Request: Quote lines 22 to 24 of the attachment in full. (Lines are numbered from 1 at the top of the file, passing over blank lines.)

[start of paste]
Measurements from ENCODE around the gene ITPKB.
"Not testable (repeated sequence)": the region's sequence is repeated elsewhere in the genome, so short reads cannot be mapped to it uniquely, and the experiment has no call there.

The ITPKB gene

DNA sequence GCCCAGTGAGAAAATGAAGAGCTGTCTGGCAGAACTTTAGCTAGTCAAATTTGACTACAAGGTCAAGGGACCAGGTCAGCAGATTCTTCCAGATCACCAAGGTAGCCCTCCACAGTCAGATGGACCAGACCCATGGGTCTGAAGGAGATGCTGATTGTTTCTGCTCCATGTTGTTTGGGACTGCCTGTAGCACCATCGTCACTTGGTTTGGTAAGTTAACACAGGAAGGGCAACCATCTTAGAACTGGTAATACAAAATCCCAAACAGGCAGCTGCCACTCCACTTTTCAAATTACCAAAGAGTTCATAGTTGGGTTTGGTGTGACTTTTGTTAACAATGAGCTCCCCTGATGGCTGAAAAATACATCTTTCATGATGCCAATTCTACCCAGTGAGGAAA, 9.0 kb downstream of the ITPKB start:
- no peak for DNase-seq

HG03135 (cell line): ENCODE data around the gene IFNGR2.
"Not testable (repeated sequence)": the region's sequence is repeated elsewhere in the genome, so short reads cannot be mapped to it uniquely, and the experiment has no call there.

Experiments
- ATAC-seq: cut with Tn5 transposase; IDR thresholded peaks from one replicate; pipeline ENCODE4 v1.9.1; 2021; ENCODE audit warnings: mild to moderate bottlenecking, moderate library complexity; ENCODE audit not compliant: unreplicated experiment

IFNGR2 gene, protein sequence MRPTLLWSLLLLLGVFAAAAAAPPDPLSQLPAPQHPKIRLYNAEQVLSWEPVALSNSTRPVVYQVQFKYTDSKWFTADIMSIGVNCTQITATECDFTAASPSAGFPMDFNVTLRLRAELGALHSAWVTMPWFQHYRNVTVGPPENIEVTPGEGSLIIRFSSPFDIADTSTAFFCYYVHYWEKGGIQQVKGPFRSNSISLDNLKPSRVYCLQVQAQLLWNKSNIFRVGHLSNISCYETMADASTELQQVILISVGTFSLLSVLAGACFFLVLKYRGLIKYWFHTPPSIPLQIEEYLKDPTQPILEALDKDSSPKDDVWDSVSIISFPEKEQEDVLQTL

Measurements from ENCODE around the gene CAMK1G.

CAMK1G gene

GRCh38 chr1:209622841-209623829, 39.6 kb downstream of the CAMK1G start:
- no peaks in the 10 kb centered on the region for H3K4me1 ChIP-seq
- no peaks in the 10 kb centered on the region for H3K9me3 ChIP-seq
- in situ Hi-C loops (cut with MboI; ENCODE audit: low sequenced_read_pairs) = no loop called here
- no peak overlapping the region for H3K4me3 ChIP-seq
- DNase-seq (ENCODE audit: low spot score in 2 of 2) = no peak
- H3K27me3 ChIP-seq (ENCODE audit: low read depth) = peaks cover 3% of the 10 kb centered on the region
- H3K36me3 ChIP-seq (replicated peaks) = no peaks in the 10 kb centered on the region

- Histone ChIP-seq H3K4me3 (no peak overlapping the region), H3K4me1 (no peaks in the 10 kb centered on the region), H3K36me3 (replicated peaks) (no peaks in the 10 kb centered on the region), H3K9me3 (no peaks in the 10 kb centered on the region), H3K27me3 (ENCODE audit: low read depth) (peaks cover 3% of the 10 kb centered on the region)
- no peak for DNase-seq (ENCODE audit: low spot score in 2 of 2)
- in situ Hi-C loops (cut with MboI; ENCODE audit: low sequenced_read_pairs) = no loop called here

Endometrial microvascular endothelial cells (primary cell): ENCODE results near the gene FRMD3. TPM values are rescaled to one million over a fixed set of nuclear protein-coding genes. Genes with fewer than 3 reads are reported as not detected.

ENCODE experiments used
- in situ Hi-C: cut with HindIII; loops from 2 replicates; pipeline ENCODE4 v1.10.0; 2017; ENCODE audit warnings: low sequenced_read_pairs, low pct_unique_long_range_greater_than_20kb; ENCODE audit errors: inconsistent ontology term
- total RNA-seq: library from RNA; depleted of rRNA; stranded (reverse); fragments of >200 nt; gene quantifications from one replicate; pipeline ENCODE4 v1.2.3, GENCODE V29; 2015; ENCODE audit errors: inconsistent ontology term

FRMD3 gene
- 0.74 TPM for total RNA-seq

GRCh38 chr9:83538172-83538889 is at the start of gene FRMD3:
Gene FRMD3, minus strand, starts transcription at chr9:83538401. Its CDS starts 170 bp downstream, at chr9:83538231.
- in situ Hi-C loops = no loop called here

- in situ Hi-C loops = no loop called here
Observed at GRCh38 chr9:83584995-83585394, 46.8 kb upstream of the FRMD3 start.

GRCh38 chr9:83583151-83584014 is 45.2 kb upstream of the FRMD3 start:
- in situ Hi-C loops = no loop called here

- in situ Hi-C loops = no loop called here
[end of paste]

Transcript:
- no peak for DNase-seq (ENCODE audit: low spot score in 2 of 2)
- in situ Hi-C loops (cut with MboI; ENCODE audit: low sequenced_read_pairs) = no loop called here

Endometrial microvascular endothelial cells (primary cell): ENCODE results near the gene FRMD3. TPM values are rescaled to one million over a fixed set of nuclear protein-coding genes. Genes with fewer than 3 reads are reported as not detected.